Political Cartooning Was Murdered. Here's the Autopsy

By Ted Rall

July 5, 2019 8 min read

A century ago, newspapers employed more than 2,000 full-time editorial cartoonists. Today, there are fewer than 25. In the United States, political cartooning as we know it is dead. If you draw them for a living and you have any brains, you're working in a different field or looking for an exit.

You can still find them online, so political cartoons aren't yet extinct. But they are doomed. Most of my colleagues are older than me (I'm 55). As long as there are people, words and images will be combined to comment on current affairs. But the graphic commentators of tomorrow will be ad hoc amateurs rather than professionals. They won't have the income or, thus, the time to flesh out their creative visions into work that fulfills the medium's potential, much less evolves into a new genre.

With zero youngsters coming up in the ranks and many of the most interesting artists purged, our small numbers and lack of stylistic diversity have left us as critically endangered as the wild cheetah. The death spiral is well underway.

June 2018: The Pittsburgh Post-Gazette fired Rob Rogers, a 25-year veteran, for drawing cartoons making fun of President Trump. (Rogers had always been a Democrat.)

January 2019: Steve Benson, the widely syndicated winner of the Pulitzer Prize, was fired by The Arizona Republic after three decades of service.

May 2019: Three cartoonists were fired on the same day: Nate Beeler of The Columbus Dispatch, Rick McKee at The Augusta Chronicle and Mark Streeter at the Savannah Morning News.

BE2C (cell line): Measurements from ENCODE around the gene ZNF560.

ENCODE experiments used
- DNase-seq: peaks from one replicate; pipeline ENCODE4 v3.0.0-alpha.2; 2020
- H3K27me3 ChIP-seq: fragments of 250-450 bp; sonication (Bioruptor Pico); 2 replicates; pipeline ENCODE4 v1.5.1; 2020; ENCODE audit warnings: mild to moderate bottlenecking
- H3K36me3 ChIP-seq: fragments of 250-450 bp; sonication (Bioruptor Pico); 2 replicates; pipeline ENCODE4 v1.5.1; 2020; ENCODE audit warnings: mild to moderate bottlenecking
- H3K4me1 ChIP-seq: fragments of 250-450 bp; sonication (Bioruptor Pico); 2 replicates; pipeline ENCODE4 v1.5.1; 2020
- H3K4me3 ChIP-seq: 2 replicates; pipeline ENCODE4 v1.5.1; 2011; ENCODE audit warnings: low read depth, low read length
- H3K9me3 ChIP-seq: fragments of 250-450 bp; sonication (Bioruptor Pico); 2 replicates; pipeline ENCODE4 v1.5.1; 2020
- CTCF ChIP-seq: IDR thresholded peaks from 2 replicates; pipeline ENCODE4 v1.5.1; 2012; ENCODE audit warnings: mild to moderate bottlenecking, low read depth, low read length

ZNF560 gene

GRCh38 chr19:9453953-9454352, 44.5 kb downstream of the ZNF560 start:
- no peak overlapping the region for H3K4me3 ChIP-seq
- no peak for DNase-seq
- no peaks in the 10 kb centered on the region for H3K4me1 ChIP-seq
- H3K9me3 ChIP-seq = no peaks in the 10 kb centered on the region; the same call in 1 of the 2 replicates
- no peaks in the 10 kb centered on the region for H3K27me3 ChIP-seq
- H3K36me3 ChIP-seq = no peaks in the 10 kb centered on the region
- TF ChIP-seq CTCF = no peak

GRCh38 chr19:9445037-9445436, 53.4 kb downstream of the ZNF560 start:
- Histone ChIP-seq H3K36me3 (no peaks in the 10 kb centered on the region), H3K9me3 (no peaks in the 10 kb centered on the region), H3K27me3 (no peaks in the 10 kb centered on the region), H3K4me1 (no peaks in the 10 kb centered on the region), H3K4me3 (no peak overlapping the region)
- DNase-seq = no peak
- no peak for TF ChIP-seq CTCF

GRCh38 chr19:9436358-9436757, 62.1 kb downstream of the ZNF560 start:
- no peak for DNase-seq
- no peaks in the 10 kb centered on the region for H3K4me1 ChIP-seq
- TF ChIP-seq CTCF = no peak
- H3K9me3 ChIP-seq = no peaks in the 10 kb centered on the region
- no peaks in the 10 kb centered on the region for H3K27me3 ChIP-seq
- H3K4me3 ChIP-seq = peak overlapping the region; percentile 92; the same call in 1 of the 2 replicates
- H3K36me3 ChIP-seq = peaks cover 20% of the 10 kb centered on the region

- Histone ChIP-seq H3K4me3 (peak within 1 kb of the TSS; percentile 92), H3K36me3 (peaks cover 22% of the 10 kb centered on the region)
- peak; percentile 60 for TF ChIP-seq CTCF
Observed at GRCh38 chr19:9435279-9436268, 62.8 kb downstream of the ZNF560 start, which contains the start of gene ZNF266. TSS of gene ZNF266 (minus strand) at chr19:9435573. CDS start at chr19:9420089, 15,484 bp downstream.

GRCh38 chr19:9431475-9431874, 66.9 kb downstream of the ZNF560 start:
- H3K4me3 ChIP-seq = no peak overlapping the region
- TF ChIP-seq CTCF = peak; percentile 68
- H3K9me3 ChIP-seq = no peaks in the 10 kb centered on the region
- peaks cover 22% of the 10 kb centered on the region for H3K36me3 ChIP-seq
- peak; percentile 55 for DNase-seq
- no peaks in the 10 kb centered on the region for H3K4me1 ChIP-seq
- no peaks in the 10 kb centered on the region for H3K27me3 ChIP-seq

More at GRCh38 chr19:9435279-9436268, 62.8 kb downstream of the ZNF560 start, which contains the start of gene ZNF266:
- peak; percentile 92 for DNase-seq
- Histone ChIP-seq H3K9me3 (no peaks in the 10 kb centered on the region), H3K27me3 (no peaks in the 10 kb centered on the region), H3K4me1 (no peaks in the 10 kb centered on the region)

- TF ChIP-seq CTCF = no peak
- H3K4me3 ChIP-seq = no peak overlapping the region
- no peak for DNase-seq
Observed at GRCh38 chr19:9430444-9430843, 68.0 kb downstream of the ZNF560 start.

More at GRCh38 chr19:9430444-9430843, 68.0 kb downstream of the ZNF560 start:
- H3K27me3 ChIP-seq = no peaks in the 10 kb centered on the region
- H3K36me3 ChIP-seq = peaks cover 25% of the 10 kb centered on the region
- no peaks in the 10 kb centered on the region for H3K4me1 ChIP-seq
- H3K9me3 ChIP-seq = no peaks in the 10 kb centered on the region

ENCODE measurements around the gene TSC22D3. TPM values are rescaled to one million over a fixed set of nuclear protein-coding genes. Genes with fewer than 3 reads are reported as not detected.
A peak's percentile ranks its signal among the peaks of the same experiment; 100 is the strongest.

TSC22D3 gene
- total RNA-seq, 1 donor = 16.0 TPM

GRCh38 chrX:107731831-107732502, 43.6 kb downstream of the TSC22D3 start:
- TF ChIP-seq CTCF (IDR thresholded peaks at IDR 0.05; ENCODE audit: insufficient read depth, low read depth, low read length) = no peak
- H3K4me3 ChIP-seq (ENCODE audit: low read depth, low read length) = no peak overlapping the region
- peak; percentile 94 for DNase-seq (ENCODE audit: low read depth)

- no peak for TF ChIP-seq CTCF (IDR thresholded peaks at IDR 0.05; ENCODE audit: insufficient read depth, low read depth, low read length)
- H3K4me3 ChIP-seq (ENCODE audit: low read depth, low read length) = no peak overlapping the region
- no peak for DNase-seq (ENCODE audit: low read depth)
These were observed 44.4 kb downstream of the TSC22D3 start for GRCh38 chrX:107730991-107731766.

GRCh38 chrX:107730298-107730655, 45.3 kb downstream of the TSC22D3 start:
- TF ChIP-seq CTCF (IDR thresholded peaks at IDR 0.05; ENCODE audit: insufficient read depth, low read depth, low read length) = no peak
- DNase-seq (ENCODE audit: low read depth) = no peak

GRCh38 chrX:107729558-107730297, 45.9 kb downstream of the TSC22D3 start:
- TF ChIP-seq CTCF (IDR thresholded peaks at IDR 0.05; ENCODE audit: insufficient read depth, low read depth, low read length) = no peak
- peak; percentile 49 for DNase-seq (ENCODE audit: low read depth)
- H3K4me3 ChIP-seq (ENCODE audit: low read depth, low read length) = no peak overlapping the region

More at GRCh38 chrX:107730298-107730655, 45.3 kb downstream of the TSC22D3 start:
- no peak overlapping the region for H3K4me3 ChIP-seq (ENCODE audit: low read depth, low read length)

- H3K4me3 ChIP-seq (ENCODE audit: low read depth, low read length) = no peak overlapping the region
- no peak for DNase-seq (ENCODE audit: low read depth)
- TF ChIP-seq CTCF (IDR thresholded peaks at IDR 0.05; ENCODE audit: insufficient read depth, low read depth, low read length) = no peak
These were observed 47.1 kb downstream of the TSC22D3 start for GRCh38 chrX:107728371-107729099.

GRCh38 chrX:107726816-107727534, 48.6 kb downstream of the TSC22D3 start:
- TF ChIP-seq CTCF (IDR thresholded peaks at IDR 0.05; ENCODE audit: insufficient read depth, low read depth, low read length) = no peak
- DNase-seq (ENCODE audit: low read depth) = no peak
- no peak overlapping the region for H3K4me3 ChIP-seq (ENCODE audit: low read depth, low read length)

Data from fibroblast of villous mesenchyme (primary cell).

June 2019: In one of the strangest offings, The New York Times fired both of its cartoonists, Heng Kim Song and Patrick Chappatte, in order to quell criticism over a syndicated cartoon — one drawn by an entirely different cartoonist. The Syrian government thugs who smashed Ali Ferzat's hands with a hammer in 2011 were more reasonable; the goons only went after the actual cartoonist whose cartoons offended President Bashar Assad. Nor, by the way, did the Syrian dictator ban all cartoons. Political cartooning is now and forever banned from the 100% censored Times.

Individual cartoonists are under fire around the world. Only in the United States, the "land of the free," has the art form as a whole has been targeted for systematic destruction by ruling elites and cultural gatekeepers. After decades of relentless, sweeping and never-reversed cutbacks, there are now far more political cartoonists in Iran than in the United States. After terrorists murdered 12 people at Charlie Hebdo, a single publication in France, hundreds of U.S. newspapers ran editorials celebrating the power of cartoons; 99% of these hypocritical blowhards didn't employ a single cartoonist.

American editorial cartooning didn't just die. It was murdered. Here's how it happened/is happening:

Cartoonists were overrepresented in mass layoffs. Publishers fired numerous journalists. But they always came first for the cartoonists.

Scab syndication services undercut the market. A few discount syndication companies sold bulk packages of heavily discounted hackwork, undercutting professionally drawn cartoons.

Publishers killed the farm system. The early 1990s marked the start of a vibrant new wave of "altie" political art by Generation Xers. Urban free weeklies carried our work, but deep-pocketed dailies and magazines refused to hire us. Gifted young cartoonists realized they'd never be hired and abandoned the profession.